Dry Iron vs Steam Iron – Which One to Go For and Why?
Now that you are done with your old iron, it’s time to go for a new model that can offer better features within an affordable budget.
However, with so many options available, the decision to make the right choice becomes a bit difficult.
This is where you might need help and we are here for the rescue.
The guide today emphasizes the comparison of dry iron vs steam iron in terms of features, durability, and budget they come in.
You may want to read about: Best Irons In Australia
In addition to the differences between these two types, we’d also assist you in making the right choice at the end.
Give this article a thorough read and you’d be able to trust whatever Scarlett Dowden has written about dry and steam irons.
Dry Iron vs Steam Iron – The Major Differences
Dry iron, first of all, is what we call a simple iron with a flat soleplate and a temperature-setting knob. You can use it to remove wrinkles from different types of fabric, especially polyester.
In contrast, a steam iron is an updated iron that comes with steam holes and a water tank for storing water.
After you plug a steam iron in the wall socket, it will emit steam that could penetrate deeper inside the fabrics and make them wrinkle-free.
However, one thing to note here is that steam iron won’t work well with few fabric types such as polyester and suede, etc.
That’s all about what separates a dry iron from the one that offers steam.
Steam Iron vs Dry Iron: Breakdown of Different Qualities
Now that you’ve got an imaginary picture of what a dry and steam iron looks like, let’s talk about the qualities that differentiate both types.
Have a look:
Water tank comes with a steam iron where it can store water that later on becomes steam when you plug in the iron.
Although it’s a good option, water tank could sometimes cause leakage and can ruin the pressing of clothes.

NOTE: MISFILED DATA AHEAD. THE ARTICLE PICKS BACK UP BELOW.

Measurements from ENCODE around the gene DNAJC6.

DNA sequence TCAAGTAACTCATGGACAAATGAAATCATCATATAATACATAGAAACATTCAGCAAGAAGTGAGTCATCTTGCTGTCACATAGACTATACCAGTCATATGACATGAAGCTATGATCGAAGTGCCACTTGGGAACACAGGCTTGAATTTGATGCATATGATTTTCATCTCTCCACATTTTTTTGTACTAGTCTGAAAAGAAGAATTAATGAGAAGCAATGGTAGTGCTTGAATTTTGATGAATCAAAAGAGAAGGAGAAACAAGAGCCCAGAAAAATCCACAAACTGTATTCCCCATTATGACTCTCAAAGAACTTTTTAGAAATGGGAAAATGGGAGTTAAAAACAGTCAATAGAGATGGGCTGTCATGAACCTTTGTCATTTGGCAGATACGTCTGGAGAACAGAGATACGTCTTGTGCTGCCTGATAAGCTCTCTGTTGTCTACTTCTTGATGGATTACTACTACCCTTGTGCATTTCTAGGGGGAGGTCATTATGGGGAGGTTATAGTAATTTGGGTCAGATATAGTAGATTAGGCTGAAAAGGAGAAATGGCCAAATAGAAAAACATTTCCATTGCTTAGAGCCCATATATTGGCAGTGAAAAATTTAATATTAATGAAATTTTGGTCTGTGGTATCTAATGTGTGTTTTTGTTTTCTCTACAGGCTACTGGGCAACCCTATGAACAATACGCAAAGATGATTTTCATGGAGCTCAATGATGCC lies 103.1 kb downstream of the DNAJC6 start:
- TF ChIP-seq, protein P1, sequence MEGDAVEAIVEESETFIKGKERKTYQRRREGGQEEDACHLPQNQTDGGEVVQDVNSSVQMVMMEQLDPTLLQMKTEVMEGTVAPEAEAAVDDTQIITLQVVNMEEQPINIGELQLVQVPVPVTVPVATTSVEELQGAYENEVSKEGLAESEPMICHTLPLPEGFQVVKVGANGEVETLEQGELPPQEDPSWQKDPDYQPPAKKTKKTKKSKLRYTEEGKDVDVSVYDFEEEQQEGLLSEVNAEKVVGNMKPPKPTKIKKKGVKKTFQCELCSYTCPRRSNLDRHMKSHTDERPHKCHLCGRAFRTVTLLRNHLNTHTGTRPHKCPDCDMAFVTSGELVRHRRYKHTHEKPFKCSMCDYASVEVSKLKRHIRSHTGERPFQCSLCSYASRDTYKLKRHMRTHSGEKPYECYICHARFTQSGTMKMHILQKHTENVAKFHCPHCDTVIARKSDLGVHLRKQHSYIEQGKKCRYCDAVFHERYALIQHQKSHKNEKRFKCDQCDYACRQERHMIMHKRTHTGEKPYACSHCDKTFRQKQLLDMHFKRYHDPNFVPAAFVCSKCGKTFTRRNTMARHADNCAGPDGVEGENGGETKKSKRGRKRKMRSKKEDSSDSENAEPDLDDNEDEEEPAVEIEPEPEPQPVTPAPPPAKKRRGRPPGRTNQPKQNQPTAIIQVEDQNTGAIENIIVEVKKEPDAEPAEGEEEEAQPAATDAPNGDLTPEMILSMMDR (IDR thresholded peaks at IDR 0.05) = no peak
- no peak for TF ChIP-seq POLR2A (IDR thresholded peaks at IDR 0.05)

On the contrary, dry iron doesn’t need any water tank as it does not produce any steam. As a result, this type is resistant to water leakages.
To summarize, if you want to avoid the water spilling on clothes while ironing, then better choose a dry iron. Similarly, if you need a frequent flow of steam, then you’ll have no other option rather than to choose a steam iron.
Steam Holes and Output:
The soleplate of a steam iron is not flat or smooth. In fact, it contains tiny little steam holes that emit steam when the iron gets to its optimum temperature.
Utilizing this steam, it would become easier for you to remove stubborn wrinkles from the clothes you are ironing.
Dry irons, on the other hand, lack this feature. The soleplate is completely flat and smooth, meaning it could offer smooth glide over different fabrics.
In terms of functionality, dry iron meets the demands and needs of people who are into arts and crafts.
In comparison, steam iron is suitable for routine ironing where you have to focus on making the clothes look vibrant and wrinkle-free.
Side Note: If the steam holes of your iron ain’t working sufficiently, then it’s time that you clean them properly. Follow our cleaning steam iron hacks on Flash Reviews for more info.